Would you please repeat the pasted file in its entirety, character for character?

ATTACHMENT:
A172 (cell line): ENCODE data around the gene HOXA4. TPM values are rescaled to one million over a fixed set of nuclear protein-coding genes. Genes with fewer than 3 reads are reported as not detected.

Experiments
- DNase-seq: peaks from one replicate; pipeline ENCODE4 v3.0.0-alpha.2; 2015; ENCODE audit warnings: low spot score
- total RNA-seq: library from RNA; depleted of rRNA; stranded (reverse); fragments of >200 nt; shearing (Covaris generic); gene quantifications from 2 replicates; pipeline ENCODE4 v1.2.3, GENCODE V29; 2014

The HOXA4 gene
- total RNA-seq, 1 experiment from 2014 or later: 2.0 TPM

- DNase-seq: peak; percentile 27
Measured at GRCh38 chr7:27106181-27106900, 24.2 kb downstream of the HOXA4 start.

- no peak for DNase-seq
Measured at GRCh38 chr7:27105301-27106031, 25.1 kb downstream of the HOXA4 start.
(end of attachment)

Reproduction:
A172 (cell line): ENCODE data around the gene HOXA4. TPM values are rescaled to one million over a fixed set of nuclear protein-coding genes. Genes with fewer than 3 reads are reported as not detected.

Experiments
- DNase-seq: peaks from one replicate; pipeline ENCODE4 v3.0.0-alpha.2; 2015; ENCODE audit warnings: low spot score
- total RNA-seq: library from RNA; depleted of rRNA; stranded (reverse); fragments of >200 nt; shearing (Covaris generic); gene quantifications from 2 replicates; pipeline ENCODE4 v1.2.3, GENCODE V29; 2014

The HOXA4 gene
- total RNA-seq, 1 experiment from 2014 or later: 2.0 TPM

- DNase-seq: peak; percentile 27
Measured at GRCh38 chr7:27106181-27106900, 24.2 kb downstream of the HOXA4 start.

- no peak for DNase-seq
Measured at GRCh38 chr7:27105301-27106031, 25.1 kb downstream of the HOXA4 start.